The Frau Erica Project
Muellers in America:
The first 154 years







 
 
       

While serving his first parish in Grafton, Nebraska, Gerhard bought a used trailer and set it up as a mobile chapel. Oma gave him the money. He needed more power to pull it, so he sold Opa’s old Model-T Ford and bought a used Packard. (That’s Gerhard in the Packard outside his parsonage, above.) A bleak situation became bleaker when the Dust Bowl arrived.

Gerhard Wilhelm Mueller: Boo-Boo

Gerhard was the most reclusive and enigmatic of Ernst and Helen’s children. He served ever-smaller Lutheran parishes in Nebraska and northern Minnesota, subsisted below the poverty line for much of his adult life, and seemed only at home when he arrived — most often unannounced — to visit siblings. His siblings called him Gene (derived from a high school principal’s misunderstanding of “G. Mueller”) or Päsel; to neices and nephews, he was always Boo-Boo. No one really knew why.


His father’s pride and joy
Opa Mueller, twice disappointed and not subtle about it, finally had a son on December 4, 1904. Oma had little Gerhard’s photo taken for Opa’s birthday, but the surprise was ruined when another customer met Opa on the street and said, “I see your boy had his picture taken in his rubber boots.”
Chalmers Photography, Madison, Minn.

Gerhard was born in Madison, Minnesota, but moved to Freedom Township with his family when he was six years old. He had a happy childhood, according to his sister Frieda, but had little interest in rural living. He did not learn to milk a cow until he was in high school, and in an age when rural Lutheran ministers were often paid in kind, he never owned so much as a single chicken. (Opa, by contrast, butchered hogs, received and kept chickens and dairy cows, and tended a substantial garden.) What Gerhard loved was cars, a rarity in the early days at Freedom.

When he was 13, Gerhard’s parents enrolled him as a high school student at Concordia, St. Paul. He did not want to leave home. “Dad did not ask me whether I wanted to go to this school at all,” Gerhard wrote in a journal of random jottings near the end of his life. “He and mother packed a trunk full of belongings and cranked up the nickel-plated Model-T Ford and put me and the trunk in the back seat, and so we’re off.”

Gerhard was lost and miserable, flustered by common non-rural tasks like finding the post office — and he was poorly prepared for the academics. (The oldest Mueller children received “barely mediocre” instruction at the one-room schoolhouse in Freedom, according to his sister Frieda.) He found Concordia poorly run, supervision lax, and life in the dormitories cruel and “un-Christian.” He stuck it out for two years, then simply walked away — fled — in his third year. His sister Erna found him sitting in the chicken coop, gathering strength to speak with his father. Opa did not force him to return; Gerhard finished his studies at Waldorf Consolidated High School, where he played basketball and graduated as valedictorian.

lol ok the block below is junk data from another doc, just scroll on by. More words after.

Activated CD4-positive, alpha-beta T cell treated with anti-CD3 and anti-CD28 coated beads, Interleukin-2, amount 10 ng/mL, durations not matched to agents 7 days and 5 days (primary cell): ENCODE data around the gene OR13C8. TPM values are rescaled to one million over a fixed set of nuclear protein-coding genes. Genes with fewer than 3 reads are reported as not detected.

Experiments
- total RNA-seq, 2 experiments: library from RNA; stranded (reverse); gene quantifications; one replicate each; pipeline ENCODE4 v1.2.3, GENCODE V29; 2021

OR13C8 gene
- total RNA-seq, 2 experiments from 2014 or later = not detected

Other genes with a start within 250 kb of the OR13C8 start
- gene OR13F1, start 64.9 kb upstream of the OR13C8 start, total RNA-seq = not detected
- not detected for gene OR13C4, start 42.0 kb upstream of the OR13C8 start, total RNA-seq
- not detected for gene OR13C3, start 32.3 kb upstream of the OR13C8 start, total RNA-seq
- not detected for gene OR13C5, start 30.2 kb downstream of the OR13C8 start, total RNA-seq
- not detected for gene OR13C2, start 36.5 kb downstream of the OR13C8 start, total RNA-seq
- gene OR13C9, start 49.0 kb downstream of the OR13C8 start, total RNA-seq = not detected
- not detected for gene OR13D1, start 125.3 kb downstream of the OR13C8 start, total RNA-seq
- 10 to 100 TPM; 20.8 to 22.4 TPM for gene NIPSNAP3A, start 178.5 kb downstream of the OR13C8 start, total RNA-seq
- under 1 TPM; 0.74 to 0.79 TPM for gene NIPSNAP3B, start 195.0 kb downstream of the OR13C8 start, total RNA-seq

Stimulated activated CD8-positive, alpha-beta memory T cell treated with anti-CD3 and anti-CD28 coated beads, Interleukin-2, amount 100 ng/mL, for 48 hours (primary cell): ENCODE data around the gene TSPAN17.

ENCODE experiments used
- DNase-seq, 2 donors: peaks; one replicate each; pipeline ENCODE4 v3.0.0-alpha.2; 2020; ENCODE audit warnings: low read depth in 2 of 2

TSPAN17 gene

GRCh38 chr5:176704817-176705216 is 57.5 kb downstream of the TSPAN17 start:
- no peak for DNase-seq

That summer — 1924 — Gerhard struck out on his own, planning to hitchhike to California. He sent a postcard home from Sioux Falls, South Dakota, and made it to York, Nebraska, about 40 miles west of Lincoln, where he ran out of money and enthusiasm. He turned back for home and arrived at Freedom in late July. That fall, he entered Doctor Martin Luther College in New Ulm, intending to become a Lutheran teacher. Men who studied to become teachers received free tuition at D.M.L.C. then. He did well with his studies, except for music, as dutifully noted on his diploma. Largely because he could neither conduct a choir nor play the organ, he received a difficult placement at a one-room school in Lake Mills, Wisconsin, upon graduation in 1926.

Gerhard hated teaching. He could not keep order and had an acute sense of failure. “One day, I just let them go,” Gerhard later wrote in a journal, “and just when the cyclone was at its worst, in came the superintendent ... and me standing there shooting paper arrows. ... I have never lived that down.” Before the year was over he was begging Opa to send him to Concordia Seminary in Springfield, Illinois, which Opa did.

Seminary graduate
Gerhard graduated from Concordia Seminary, Springfield, in the class of 1930. His friends remembered “Pongo” at the 35th reunion, which Gerhard attended.

Gerhard graduated from the seminary in 1930 and received the poorest placement among all the calls — to a congregation with 13 voting members about a mile outside Grafton, Nebraska. (The Wisconsin Synod church was in Grafton proper.) The Dust Bowl struck, killing off the lawn, shrubs and fruit orchard at the parsonage. Gerhard had horrific hay fever. With his farming parishioners unable to make a living off the land, Gerhard attempted to increase the little congregation by canvassing several nearby townships in a small mobile chapel. The portable chapel worked for a while and received honorable mention in the district. He also wanted to start a school, but his D.M.L.C. degree was not state-accredited. Gerhard enrolled at Seward Teacher’s College and earned a diploma that was recognized by the state of Nebraska.